L.M. Neither State Farm nor Charlene was able to produce a copy of the applicable policy. Charlene relies upon a form policy, dated January 1973, provided by State Farm in discovery, claiming its provisions represent those that would have been included in her State Farm policy at the time; State Farm contends that the January 1973 form was not approved for use until 1976 and that its 2002 policy reflected the content of the policy then in effect. Because the policies are essentially the same in all significant respects relevant to this controversy, we conclude that the parties' disagreement or the uncertainty about the content of the policy in effect at the time is no obstacle to summary judgment. The specific wording of the exclusions in State Farm's 1973 and 2002 homeowner policies*fn1 is essentially the same as the exclusion's wording in the policy interpreted in High Point. As relevant to Charlene's argument, all three policies excluded bodily injury or damage that is expected or intended by "the insured." Id. at 567 (emphasis added). Insofar as it relates to the public policy disfavoring coverage for claims against the spouse of an alleged child abuser, we found no ambiguity in the phrase "the insured" in High Point and find none here. Nor do we ascribe to Charlene's tortured argument that portions of the Supreme Court's later decision in Villa v. Short, 195 N.J. 15, 26-27 (2008) (contrasting "the insured" in finding no ambiguity in the phrase "an insured" contained in an intentional act exclusion), somehow undermines our High Point decision.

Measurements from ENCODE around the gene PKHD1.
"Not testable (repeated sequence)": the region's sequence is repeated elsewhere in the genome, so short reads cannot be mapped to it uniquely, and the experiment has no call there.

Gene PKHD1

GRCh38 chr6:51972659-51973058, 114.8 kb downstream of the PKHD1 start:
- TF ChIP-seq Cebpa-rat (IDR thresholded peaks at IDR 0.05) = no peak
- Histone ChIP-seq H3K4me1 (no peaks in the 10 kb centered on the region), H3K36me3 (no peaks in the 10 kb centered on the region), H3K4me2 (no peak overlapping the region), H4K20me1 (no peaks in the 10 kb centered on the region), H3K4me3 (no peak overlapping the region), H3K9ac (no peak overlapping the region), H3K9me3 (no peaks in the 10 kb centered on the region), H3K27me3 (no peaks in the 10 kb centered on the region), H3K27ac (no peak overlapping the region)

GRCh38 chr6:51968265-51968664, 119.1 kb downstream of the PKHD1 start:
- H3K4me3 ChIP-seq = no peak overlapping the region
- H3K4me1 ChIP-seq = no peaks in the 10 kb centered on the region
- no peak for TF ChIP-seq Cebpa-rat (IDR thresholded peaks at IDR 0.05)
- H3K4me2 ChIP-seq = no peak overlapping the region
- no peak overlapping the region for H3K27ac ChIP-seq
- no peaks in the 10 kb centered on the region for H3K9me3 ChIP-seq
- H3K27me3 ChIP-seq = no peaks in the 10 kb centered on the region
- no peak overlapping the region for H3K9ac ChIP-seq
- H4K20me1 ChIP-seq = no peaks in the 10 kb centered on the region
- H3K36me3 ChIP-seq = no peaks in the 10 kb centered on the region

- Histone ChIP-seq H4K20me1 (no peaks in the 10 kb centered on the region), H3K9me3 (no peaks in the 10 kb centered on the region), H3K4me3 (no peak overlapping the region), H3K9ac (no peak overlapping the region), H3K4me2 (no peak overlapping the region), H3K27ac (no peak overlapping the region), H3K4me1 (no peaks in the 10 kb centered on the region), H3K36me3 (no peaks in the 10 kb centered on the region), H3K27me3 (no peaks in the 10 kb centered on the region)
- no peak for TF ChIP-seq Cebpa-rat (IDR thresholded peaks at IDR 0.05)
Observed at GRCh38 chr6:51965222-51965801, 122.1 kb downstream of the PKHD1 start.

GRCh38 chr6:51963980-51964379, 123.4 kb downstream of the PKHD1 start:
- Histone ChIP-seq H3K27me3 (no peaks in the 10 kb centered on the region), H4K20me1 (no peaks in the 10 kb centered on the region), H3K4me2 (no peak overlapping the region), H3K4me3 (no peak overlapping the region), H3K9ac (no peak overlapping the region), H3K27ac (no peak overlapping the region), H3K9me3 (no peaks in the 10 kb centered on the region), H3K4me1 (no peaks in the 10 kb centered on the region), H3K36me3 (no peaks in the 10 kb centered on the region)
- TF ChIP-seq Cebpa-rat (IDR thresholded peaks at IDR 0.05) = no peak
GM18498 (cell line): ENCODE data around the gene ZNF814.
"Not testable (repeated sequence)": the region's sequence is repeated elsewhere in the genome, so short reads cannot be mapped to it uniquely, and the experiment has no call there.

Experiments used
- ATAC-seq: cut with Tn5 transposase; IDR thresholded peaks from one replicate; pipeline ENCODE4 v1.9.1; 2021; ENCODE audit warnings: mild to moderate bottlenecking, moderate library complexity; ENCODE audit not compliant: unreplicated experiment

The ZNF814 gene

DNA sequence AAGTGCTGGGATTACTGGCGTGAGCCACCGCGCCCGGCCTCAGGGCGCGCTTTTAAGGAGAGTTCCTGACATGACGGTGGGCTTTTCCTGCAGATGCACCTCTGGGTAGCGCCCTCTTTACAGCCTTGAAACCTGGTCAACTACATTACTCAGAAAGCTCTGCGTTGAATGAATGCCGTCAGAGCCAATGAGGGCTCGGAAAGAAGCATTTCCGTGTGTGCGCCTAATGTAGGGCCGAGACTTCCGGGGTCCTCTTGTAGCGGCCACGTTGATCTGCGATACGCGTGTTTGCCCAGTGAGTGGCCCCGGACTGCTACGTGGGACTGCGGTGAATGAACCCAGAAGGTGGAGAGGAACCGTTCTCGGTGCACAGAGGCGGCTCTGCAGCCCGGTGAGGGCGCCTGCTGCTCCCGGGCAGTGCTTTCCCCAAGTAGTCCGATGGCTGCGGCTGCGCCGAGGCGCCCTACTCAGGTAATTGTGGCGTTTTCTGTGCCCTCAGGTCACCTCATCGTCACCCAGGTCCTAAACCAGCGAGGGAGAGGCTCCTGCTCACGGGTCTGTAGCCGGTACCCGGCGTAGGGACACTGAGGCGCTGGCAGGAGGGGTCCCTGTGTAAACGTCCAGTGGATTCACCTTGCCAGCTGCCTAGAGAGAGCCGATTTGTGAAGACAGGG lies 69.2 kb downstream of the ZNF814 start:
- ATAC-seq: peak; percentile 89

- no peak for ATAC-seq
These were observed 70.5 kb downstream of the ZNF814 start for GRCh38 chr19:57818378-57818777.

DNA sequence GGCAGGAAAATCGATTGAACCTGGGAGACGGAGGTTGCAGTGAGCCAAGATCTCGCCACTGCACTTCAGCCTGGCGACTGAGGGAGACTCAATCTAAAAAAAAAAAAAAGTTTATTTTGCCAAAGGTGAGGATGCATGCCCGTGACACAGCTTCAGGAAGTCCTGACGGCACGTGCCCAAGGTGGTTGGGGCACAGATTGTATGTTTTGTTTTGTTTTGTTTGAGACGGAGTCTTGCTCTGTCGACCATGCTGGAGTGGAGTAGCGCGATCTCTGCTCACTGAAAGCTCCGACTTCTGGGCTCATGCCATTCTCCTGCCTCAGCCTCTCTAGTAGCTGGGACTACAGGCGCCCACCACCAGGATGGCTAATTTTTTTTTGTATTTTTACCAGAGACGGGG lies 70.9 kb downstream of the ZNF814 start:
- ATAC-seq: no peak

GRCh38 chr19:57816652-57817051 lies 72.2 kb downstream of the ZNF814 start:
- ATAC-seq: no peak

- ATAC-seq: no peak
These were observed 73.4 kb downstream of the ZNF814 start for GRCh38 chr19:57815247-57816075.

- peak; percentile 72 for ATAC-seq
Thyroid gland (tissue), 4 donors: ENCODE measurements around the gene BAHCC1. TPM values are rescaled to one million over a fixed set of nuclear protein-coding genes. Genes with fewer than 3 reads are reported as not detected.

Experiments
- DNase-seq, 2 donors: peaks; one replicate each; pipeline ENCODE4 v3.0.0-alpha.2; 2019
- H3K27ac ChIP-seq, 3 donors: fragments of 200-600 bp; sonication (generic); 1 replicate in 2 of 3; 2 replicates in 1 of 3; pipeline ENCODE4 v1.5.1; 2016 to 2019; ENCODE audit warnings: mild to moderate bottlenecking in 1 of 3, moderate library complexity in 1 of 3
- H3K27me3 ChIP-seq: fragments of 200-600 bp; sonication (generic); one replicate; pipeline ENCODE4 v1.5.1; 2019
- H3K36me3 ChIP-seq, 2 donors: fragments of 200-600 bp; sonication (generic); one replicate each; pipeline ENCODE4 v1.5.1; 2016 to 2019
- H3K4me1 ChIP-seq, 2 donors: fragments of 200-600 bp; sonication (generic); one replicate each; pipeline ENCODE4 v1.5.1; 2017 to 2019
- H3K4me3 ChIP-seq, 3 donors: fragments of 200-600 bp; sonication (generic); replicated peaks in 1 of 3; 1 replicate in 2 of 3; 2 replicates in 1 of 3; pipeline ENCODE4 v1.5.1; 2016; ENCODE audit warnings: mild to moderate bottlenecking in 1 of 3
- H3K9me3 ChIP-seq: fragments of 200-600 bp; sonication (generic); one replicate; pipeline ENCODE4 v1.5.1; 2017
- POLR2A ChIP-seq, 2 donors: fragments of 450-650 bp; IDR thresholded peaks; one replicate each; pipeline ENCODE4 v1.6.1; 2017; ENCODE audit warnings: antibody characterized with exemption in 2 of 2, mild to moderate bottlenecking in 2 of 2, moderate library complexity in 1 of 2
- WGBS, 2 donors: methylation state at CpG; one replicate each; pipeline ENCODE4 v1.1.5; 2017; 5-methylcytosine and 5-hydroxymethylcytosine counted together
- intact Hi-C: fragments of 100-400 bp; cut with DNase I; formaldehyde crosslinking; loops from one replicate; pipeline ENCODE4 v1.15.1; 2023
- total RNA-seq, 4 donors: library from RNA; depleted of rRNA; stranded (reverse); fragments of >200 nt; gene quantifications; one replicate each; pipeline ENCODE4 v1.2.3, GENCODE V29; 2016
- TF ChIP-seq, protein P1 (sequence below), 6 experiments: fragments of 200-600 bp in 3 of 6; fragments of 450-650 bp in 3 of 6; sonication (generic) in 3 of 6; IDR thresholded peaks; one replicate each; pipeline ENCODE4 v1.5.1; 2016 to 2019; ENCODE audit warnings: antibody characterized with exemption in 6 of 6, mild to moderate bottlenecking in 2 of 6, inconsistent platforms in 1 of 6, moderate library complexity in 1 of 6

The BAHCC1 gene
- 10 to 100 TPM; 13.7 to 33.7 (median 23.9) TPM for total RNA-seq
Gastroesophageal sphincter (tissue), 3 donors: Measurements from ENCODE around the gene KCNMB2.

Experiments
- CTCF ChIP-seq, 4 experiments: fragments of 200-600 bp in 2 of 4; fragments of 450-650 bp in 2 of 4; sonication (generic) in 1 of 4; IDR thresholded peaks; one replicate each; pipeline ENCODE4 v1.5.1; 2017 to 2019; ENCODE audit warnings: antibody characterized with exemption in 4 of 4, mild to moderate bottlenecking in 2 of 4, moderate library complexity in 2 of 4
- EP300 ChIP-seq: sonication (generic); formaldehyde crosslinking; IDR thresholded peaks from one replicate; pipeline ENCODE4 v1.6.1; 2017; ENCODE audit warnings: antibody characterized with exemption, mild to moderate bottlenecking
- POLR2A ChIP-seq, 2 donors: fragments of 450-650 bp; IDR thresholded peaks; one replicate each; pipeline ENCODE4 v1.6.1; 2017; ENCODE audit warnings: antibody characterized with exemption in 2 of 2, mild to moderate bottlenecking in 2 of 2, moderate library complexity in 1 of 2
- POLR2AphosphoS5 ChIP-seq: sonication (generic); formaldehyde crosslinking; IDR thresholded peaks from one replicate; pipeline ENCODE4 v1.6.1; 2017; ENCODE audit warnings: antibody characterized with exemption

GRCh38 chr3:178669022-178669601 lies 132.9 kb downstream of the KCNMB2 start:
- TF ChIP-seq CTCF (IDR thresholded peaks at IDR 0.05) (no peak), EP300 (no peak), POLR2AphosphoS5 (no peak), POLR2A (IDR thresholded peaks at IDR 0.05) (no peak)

Charlene's second argument is that she should not have been denied coverage because she denies knowledge of Harold's alleged propensities for child abuse. Whether her assertions are true or not and whether L.M.'s allegations are true or not have no bearing on the coverage issues raised in this case. Coverage does not turn on whether the injured person can ultimately prove his or her allegations but whether the allegations fall within the coverage defined by the policy. L.M.'s claim against Charlene is not covered regardless of whether it is valid or baseless.